The reason that leftists tend to dominate American Convert Buddhism is because of the way Buddhism first became significant among non-immigrant Americans. It was part of the sixties hippie movement in which members of the Baby Boom generation, who were born in the decade and a half after the end of World War 2, rejected the conservatism of their parents’ generation. To become a Buddhist in the sixties and seventies was to reject tradition. Also, Buddhism first became popular in those days in large coastal cities like San Francisco, Los Angeles, and New York, in which leftist politics are predominant.
As Buddhism has grown in America it has left that bubble of Coastal Baby Boomers and has been embraced by more and more people in the so-called “Flyover States,” including people like me. As it continues to be embraced by people other than those on the coasts and those of the Baby Boom generation, and as Buddhism becomes more of a tradition in this country rather than a novelty, I expect American Convert Buddhism to become more and more politically conservative. We’d better get used to it, I think.
One of the really bad ideas that seems to be embraced by a lot of American Buddhists from the Baby Boom generation and from the large coastal cities is that leftist political values are more in line with the values of Buddhism. Buddhists are into “saving all beings” and treating people with “loving kindness,” and isn’t that what leftist politics is all about?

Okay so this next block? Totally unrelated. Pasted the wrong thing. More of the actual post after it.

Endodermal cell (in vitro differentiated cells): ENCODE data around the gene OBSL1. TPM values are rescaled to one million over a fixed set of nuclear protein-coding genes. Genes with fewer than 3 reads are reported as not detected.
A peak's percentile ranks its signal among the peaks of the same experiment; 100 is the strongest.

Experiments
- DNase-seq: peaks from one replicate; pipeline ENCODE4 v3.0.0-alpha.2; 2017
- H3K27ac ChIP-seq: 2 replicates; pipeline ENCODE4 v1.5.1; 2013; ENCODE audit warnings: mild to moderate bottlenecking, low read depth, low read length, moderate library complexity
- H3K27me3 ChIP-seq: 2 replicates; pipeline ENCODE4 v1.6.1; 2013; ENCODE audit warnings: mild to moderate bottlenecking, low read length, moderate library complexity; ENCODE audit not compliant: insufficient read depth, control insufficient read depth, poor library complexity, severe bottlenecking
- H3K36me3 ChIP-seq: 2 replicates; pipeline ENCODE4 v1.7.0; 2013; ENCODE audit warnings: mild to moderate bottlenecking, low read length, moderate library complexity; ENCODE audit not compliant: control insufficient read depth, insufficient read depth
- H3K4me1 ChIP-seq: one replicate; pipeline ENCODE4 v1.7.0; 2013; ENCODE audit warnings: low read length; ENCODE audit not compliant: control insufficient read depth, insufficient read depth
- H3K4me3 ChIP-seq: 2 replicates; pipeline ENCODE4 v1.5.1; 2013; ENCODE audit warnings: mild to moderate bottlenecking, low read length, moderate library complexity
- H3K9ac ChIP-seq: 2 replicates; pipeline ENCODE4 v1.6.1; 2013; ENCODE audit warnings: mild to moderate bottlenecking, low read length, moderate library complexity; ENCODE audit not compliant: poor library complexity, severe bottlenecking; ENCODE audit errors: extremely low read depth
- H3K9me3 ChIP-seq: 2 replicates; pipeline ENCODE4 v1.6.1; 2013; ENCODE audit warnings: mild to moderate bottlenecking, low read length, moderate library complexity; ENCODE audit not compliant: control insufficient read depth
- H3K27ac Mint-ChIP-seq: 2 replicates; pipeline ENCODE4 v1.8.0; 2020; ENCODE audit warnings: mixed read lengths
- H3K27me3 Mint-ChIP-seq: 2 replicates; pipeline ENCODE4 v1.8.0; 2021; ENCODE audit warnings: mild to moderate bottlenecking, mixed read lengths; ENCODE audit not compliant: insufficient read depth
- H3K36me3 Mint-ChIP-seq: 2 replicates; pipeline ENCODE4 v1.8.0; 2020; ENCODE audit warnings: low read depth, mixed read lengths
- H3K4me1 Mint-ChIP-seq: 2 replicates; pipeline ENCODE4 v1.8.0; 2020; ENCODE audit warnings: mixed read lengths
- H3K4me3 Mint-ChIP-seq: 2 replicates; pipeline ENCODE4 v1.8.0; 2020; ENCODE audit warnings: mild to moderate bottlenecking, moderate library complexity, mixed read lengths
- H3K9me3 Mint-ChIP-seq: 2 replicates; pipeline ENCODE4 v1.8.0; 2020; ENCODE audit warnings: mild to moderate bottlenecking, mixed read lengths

I used to think so myself. So what I’m about to say is something that it took me quite a long time to come to terms with. I really struggled with this. So I expect some of you out there hearing it will find it difficult like I did.
But the idea that only liberals or leftists care about saving all beings and treating people with loving kindness is incorrect. One example of how this plays out would be the difference in liberals and conservatives views about the military. A leftist tends to think, as I tended to think, that if a person is anti-war he must also be in favor of cutting military budgets and ending things like the testing of advanced weapons. Zero Defex (the band I play bass in) played a lot of anti-nuclear rallies and I used to wear a pin on my shirt that said “Nuclear Freeze.” Therefore, many people think, as I did, that anyone who is in favor of increased military spending and the continued testing of advanced weapons must therefore be pro-war.
But this is not necessarily the case. Many conservatives favor military spending and weapons testing because they are anti-war. They believe that having a strong military is the best way to prevent war.
I don’t want to argue which position is correct. I just want to say that we shouldn’t automatically attribute bad motives to people with whom we disagree. It’s better to learn more about those who hold different views from you on these kinds of things. When you understand why they hold these views you might be surprised, like I was. Then perhaps you can find ways to achieve common aims.
Also, from the Buddhist point of view, I think we should understand that those who oppose us are not ultimately different from us. We all spring from the same source. We’re like a jigsaw puzzle that has been broken apart. We can only form the big picture when everyone finds a way to live with each other’s differences.